Parkinson's Disease - Art Solb
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Vitamin D for Parkinson's Disease

| Modified on Dec 27, 2022
Vitamin D for Parkinson's Disease

By Art Solbrig

April 05, 2018

I have been gathering information on different supplements for several of my friends who have PD. The list has grown to well over 50 supplements now so in order to make it manageable, I am trying to narrow the list down to either 5 or 10 supplements that seem to show the most evidence in the form of studies or lacking that, significant anecdotal evidence since these PD /supplement studies are fairly limited.

Vitamin D is easily in that top 5 list based mainly on human studies. I will post the study links along with a very brief description of each study below.

A quick thought on vitamin D and how it is measured in people. It requires a blood test that determines your 25 (OH) d serum level . The reference range for 25 (OH) d is 30 to 100 ng/ml. If you fall below 30 ng/ml, but above 20 ng/ml you are considered to be insufficient in your vitamin D level. If you fall below 20 ng/ml you are considered to be deficient. Many studies suggest it is better to be in the upper half of the reference range and some cancer studies suggest the 60 to 75 ng/ml range as optimal, however, other studies for other health issues suggest even closer to the top of the range (100) or above the top of the range. Generally speaking, if you are actively trying to treat a disease, the upper half of the range and beyond may be needed and of course with your doctors approval and supervision. More recent studies are showing that doses of vitamin D that were previously thought to be toxic are actually healthful, so 400 iu per day is no longer a realistic daily value. Because serum 25 OH d levels vary significantly from person to person and because the dose required to get your serum level into the reference range also varies significantly, blood testing is needed to know your serum level before and after supplementing in order to determine what dose will get you to where you want to be within that reference range. The test for vitamin d can be done at your doctor's office or it can be done by mail using one of the pin prick tests from several on line vendors for under a hundred dollars per test depending on which vendor you choose. Doctors should be aware that vitamin D can have a positive impact on PD, so they should be willing to run those tests at your regular visits.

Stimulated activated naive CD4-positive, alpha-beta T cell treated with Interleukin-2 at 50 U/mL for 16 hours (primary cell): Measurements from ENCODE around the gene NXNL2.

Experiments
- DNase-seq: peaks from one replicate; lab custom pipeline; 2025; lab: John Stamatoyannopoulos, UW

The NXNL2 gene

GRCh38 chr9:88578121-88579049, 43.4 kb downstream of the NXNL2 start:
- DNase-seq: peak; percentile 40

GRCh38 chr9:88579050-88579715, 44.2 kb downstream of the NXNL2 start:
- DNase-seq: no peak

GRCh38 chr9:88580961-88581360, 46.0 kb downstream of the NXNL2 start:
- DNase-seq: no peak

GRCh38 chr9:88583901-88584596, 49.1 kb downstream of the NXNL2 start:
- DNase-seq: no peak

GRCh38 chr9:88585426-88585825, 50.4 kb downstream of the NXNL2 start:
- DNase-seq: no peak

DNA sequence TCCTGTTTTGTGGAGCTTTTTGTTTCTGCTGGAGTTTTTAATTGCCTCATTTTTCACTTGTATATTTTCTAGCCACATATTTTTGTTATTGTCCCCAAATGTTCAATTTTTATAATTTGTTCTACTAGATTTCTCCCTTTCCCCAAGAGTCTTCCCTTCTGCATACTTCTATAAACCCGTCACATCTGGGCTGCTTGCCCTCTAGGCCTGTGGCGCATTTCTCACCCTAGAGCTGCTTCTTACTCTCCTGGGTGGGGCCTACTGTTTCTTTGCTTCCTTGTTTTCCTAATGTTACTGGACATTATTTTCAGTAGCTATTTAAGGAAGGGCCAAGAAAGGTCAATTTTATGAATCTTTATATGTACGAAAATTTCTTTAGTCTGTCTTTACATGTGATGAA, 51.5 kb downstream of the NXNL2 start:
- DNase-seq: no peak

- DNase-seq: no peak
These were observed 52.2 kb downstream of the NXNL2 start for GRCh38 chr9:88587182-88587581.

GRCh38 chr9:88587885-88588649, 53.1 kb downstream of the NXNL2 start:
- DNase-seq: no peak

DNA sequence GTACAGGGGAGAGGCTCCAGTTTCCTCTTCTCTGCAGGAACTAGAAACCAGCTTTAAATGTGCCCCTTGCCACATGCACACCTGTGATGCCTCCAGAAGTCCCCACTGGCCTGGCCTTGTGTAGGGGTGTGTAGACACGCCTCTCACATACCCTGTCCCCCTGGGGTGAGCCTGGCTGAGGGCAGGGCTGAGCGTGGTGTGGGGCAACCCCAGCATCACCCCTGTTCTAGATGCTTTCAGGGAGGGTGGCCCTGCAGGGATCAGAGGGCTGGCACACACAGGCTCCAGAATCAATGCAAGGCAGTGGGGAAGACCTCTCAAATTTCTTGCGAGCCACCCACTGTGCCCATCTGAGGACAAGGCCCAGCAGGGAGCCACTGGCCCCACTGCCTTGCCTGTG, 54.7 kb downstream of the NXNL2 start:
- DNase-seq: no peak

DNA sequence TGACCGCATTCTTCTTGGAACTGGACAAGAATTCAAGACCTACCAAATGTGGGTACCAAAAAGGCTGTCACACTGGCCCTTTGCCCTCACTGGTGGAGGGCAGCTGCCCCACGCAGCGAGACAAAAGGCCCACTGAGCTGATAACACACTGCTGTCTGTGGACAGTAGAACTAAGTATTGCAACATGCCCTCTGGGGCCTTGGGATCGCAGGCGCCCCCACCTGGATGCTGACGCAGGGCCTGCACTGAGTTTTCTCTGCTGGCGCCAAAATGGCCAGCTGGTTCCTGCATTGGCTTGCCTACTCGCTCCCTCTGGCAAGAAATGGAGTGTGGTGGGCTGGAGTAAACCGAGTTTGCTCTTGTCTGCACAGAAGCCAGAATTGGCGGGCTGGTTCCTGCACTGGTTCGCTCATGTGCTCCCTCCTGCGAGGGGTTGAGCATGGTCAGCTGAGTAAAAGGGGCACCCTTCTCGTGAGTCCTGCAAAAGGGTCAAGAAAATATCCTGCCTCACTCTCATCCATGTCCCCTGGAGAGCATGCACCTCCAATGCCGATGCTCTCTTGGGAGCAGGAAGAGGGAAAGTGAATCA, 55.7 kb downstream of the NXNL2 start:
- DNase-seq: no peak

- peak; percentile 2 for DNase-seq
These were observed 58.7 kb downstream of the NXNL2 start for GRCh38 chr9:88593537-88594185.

The other way to increase your vitamin D besides supplementing is to go out in the sun and expose as much skin as possible for specific periods of time when the sun is highest in the sky or directly over head. This will help during a major portion of the year, but, as long as your shadow in the sun is longer than you are tall, your body will not be able to make enough vitamin D from the sun exposure. Another point that doctors don't mention is that as we get older, our bodies ability to convert the uv rays from the sun to vitamin D by reacting with cholesterol in the skin, declines steadily. Given that PD tends to affect senior citizens more than younger people, supplementing with vitamin D-3 is likely the best way to get your serum level into the upper half of the reference range (30~100 ng/ml).

This first study suggests that vitamin D may be helpful for some people with PD and draws a correlation between serum 25 OH d level and PD severity.

https://academic.oup.com/ajcn/article/97/5/1004/4577000

This next study suggests that vitamin D can have a positive effect on balance control in people with PD.

https://www.ncbi.nlm.nih.gov/pmc/articles/PMC3812066/

This next study in Iranian patients with PD suggests that most have serum levels that are too low and the lower the serum level, the more increased certain symptoms are.

https://www.ncbi.nlm.nih.gov/pmc/articles/PMC3829282/

This next study concludes that higher vitamin d levels are associated with better mood and cognition.

https://www.ncbi.nlm.nih.gov/pmc/articles/PMC3966187/